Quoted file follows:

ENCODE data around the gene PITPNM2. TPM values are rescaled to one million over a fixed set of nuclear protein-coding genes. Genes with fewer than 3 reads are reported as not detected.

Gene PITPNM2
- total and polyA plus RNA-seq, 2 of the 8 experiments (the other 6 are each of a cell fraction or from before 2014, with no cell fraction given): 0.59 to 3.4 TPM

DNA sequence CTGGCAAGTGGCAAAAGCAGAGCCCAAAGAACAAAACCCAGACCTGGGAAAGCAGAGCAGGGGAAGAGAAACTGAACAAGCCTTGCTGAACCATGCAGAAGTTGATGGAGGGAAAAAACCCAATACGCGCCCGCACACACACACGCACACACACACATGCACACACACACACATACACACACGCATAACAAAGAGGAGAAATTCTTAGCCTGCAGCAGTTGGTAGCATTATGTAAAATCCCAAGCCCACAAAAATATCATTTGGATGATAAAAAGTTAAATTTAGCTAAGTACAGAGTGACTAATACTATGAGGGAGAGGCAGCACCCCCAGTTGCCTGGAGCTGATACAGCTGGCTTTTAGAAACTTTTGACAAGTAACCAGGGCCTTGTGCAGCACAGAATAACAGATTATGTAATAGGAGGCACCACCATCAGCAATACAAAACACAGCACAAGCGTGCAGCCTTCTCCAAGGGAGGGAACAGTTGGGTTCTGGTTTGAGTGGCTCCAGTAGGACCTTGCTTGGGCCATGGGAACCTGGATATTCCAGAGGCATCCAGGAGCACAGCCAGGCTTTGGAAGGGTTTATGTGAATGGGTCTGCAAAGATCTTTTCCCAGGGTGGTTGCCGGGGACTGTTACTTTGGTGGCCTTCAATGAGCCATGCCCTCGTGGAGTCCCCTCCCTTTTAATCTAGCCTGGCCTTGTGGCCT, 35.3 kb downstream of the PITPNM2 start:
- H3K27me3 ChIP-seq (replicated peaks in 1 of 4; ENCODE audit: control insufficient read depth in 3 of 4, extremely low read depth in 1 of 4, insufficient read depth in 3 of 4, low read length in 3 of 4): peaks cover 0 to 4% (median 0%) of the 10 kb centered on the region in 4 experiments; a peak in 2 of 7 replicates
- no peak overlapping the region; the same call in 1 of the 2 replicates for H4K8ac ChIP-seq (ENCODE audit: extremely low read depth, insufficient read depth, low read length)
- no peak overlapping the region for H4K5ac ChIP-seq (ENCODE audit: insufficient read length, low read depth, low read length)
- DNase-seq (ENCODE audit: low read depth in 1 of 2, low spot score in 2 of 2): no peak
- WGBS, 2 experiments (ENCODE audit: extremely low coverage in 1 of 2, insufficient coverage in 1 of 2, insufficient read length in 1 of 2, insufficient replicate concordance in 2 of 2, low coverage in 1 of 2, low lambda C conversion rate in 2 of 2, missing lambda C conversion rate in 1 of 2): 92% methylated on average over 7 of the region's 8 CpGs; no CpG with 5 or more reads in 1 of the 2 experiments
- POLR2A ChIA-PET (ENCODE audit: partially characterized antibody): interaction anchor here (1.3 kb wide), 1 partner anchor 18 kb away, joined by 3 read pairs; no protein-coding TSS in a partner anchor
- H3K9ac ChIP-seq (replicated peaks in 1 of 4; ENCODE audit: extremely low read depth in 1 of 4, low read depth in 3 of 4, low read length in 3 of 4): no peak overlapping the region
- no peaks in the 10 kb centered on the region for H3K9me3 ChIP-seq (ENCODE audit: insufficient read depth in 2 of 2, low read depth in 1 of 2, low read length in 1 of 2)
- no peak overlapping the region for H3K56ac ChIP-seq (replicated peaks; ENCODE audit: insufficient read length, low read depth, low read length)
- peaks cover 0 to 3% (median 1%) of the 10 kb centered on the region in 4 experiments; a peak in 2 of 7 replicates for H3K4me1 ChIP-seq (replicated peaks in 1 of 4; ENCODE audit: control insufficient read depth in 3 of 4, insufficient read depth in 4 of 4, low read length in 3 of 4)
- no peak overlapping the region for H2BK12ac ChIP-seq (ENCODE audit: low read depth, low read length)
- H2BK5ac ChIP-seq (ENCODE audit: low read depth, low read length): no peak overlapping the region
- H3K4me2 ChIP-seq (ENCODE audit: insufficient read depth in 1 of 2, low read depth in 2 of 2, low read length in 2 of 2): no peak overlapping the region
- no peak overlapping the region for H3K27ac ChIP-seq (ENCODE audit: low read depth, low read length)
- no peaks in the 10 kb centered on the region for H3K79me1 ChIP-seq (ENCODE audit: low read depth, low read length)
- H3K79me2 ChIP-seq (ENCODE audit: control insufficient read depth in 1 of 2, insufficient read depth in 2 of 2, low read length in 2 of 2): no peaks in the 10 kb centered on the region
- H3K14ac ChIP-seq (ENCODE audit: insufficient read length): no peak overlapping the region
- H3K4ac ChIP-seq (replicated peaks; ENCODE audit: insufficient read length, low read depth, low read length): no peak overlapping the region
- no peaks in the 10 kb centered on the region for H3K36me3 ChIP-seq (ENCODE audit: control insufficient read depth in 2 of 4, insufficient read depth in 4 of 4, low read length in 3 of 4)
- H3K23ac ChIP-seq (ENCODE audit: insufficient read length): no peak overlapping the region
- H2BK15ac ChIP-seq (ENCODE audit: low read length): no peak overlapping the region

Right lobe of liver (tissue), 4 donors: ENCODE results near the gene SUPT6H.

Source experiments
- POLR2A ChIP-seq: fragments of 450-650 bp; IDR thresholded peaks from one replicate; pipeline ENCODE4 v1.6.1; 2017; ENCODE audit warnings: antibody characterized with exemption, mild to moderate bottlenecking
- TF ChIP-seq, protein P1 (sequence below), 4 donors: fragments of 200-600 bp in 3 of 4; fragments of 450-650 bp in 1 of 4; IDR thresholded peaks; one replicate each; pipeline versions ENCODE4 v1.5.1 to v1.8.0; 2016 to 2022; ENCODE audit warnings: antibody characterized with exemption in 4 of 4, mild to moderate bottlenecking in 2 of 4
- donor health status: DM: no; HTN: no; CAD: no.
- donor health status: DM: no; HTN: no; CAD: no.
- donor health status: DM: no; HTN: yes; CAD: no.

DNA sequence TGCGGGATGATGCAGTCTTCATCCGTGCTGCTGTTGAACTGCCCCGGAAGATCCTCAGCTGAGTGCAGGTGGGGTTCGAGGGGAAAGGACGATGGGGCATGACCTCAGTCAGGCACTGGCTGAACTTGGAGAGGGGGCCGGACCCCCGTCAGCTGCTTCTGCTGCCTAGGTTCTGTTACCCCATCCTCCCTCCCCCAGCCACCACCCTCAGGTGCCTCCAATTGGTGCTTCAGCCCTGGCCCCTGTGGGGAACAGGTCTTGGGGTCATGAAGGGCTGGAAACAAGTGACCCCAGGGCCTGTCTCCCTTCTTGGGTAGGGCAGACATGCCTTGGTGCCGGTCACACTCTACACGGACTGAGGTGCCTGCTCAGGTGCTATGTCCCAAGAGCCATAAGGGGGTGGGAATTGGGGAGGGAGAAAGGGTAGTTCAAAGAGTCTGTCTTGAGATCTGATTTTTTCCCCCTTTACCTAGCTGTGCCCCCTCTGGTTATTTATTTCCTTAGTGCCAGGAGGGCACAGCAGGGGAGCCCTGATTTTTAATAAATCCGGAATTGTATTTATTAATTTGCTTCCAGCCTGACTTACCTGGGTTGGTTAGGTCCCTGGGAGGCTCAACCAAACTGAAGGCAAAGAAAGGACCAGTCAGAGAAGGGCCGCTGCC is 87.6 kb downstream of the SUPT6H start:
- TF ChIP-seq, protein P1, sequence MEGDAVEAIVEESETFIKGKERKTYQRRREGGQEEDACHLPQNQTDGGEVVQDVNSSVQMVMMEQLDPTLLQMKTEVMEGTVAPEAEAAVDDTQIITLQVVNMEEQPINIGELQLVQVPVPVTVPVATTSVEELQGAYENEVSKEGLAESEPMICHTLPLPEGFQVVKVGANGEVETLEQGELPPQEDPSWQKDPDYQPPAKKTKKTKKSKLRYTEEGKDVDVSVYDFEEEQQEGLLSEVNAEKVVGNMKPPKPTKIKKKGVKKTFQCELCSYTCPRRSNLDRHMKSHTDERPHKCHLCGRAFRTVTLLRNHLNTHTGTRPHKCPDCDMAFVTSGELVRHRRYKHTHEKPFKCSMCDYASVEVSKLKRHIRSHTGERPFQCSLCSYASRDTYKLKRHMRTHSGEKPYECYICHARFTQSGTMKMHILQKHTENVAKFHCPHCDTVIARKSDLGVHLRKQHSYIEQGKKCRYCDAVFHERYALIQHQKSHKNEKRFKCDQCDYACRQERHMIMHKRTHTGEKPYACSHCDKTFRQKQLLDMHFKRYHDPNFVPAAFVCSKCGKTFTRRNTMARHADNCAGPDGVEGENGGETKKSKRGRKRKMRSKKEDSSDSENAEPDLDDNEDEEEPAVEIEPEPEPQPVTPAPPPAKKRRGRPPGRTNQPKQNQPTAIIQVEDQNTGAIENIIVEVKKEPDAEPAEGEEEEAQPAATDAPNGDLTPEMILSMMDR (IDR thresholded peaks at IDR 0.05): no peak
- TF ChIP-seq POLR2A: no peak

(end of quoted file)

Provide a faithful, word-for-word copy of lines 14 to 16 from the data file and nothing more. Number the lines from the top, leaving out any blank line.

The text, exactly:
- peaks cover 0 to 3% (median 1%) of the 10 kb centered on the region in 4 experiments; a peak in 2 of 7 replicates for H3K4me1 ChIP-seq (replicated peaks in 1 of 4; ENCODE audit: control insufficient read depth in 3 of 4, insufficient read depth in 4 of 4, low read length in 3 of 4)
- no peak overlapping the region for H2BK12ac ChIP-seq (ENCODE audit: low read depth, low read length)
- H2BK5ac ChIP-seq (ENCODE audit: low read depth, low read length): no peak overlapping the region